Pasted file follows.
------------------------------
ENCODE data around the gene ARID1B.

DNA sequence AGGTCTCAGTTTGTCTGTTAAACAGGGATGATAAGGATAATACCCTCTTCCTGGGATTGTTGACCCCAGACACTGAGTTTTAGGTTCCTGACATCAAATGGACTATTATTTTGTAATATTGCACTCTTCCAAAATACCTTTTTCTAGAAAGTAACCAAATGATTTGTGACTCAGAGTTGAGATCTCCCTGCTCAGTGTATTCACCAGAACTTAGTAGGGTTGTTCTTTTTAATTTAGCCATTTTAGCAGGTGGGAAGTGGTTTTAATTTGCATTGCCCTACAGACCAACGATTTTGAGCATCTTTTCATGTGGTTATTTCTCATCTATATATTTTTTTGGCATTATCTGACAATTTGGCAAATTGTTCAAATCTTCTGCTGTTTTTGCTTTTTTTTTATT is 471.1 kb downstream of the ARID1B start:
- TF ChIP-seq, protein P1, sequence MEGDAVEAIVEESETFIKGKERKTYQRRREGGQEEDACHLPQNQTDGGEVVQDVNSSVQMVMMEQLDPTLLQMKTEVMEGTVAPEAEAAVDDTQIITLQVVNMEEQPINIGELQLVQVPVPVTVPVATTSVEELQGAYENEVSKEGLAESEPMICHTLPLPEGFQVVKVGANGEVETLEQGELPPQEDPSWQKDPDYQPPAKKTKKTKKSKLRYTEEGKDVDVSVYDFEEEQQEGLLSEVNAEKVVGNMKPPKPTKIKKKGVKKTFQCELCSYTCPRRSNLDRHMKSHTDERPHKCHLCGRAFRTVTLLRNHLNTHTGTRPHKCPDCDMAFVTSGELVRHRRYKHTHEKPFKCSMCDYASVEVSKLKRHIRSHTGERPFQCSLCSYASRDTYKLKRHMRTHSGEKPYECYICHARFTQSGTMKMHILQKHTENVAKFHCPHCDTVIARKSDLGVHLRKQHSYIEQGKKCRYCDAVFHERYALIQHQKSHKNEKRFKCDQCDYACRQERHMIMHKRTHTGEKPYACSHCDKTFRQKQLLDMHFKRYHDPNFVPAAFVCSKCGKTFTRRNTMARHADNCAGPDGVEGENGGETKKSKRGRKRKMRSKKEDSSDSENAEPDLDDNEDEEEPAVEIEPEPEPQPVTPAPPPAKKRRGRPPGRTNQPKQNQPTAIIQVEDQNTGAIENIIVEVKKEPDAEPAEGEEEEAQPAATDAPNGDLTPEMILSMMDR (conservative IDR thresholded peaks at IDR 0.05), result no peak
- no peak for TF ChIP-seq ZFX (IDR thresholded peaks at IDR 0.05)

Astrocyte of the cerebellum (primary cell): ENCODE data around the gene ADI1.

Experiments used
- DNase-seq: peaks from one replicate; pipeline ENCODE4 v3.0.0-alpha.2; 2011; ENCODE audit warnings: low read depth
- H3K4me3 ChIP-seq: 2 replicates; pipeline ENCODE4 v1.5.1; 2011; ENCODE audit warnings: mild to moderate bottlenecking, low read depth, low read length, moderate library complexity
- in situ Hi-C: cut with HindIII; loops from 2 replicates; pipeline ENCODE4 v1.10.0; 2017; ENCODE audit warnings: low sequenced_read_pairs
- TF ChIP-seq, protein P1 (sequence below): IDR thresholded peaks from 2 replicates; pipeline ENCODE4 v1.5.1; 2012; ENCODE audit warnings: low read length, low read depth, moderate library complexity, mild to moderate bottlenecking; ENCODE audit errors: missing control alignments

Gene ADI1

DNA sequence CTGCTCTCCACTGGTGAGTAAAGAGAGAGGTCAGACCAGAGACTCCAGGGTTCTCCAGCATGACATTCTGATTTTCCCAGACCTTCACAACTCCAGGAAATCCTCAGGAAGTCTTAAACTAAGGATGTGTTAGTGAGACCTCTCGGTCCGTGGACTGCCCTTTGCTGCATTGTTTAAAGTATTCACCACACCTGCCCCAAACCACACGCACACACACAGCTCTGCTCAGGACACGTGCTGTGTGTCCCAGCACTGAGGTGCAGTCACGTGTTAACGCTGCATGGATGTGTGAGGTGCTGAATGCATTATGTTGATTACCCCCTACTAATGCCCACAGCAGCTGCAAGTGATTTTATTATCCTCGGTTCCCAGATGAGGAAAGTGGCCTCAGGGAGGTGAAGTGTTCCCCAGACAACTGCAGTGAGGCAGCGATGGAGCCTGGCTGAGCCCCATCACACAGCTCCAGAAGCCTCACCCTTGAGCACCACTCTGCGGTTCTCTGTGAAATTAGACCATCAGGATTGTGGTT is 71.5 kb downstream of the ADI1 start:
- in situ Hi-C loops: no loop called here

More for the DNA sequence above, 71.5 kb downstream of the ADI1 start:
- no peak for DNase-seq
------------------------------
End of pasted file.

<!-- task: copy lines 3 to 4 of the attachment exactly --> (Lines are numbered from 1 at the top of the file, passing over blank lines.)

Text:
- TF ChIP-seq, protein P1, sequence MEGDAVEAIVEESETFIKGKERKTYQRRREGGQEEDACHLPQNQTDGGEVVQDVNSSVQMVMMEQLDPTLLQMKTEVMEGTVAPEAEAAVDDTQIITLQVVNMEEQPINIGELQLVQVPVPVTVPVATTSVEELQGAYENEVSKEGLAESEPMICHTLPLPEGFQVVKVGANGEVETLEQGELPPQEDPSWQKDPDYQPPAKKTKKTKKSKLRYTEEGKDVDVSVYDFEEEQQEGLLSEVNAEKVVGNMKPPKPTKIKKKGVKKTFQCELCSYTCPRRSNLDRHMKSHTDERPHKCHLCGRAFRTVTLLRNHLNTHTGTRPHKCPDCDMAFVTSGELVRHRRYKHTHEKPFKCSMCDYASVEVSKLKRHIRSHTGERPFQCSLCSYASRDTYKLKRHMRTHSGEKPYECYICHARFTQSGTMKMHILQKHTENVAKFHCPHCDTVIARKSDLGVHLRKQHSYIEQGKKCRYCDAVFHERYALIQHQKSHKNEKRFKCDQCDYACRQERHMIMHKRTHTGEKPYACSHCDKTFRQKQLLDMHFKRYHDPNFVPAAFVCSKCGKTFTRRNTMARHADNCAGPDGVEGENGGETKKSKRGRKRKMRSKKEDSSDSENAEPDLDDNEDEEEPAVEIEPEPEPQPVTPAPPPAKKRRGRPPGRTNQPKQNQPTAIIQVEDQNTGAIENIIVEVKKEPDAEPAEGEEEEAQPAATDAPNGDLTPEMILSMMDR (conservative IDR thresholded peaks at IDR 0.05), result no peak
- no peak for TF ChIP-seq ZFX (IDR thresholded peaks at IDR 0.05)